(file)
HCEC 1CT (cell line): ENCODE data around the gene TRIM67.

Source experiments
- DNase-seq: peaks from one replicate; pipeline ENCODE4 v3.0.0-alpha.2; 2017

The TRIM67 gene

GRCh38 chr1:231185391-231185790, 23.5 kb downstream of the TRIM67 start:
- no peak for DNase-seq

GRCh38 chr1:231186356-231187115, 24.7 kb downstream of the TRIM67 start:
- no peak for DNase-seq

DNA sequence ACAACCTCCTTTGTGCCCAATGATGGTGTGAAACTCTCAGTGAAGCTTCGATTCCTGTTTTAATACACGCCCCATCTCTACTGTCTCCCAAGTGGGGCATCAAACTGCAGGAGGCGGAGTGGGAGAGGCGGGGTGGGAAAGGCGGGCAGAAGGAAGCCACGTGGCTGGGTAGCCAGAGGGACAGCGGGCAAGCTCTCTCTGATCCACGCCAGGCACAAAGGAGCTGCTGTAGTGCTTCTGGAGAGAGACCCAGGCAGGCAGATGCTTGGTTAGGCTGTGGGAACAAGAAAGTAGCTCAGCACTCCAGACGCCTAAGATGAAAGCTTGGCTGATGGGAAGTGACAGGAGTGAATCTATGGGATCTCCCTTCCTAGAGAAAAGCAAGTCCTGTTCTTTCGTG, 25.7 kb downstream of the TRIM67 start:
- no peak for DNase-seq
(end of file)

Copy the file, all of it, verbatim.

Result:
HCEC 1CT (cell line): ENCODE data around the gene TRIM67.

Source experiments
- DNase-seq: peaks from one replicate; pipeline ENCODE4 v3.0.0-alpha.2; 2017

The TRIM67 gene

GRCh38 chr1:231185391-231185790, 23.5 kb downstream of the TRIM67 start:
- no peak for DNase-seq

GRCh38 chr1:231186356-231187115, 24.7 kb downstream of the TRIM67 start:
- no peak for DNase-seq

DNA sequence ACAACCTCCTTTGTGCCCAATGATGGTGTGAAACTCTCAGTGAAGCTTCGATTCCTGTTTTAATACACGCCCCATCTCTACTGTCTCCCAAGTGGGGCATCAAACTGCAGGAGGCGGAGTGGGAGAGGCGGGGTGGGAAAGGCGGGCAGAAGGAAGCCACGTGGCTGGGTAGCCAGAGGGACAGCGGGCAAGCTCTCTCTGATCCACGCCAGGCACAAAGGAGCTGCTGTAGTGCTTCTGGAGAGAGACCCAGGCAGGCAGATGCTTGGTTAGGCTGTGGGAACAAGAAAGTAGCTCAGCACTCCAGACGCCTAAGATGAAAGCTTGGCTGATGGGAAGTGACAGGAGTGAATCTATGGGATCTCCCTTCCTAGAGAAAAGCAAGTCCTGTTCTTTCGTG, 25.7 kb downstream of the TRIM67 start:
- no peak for DNase-seq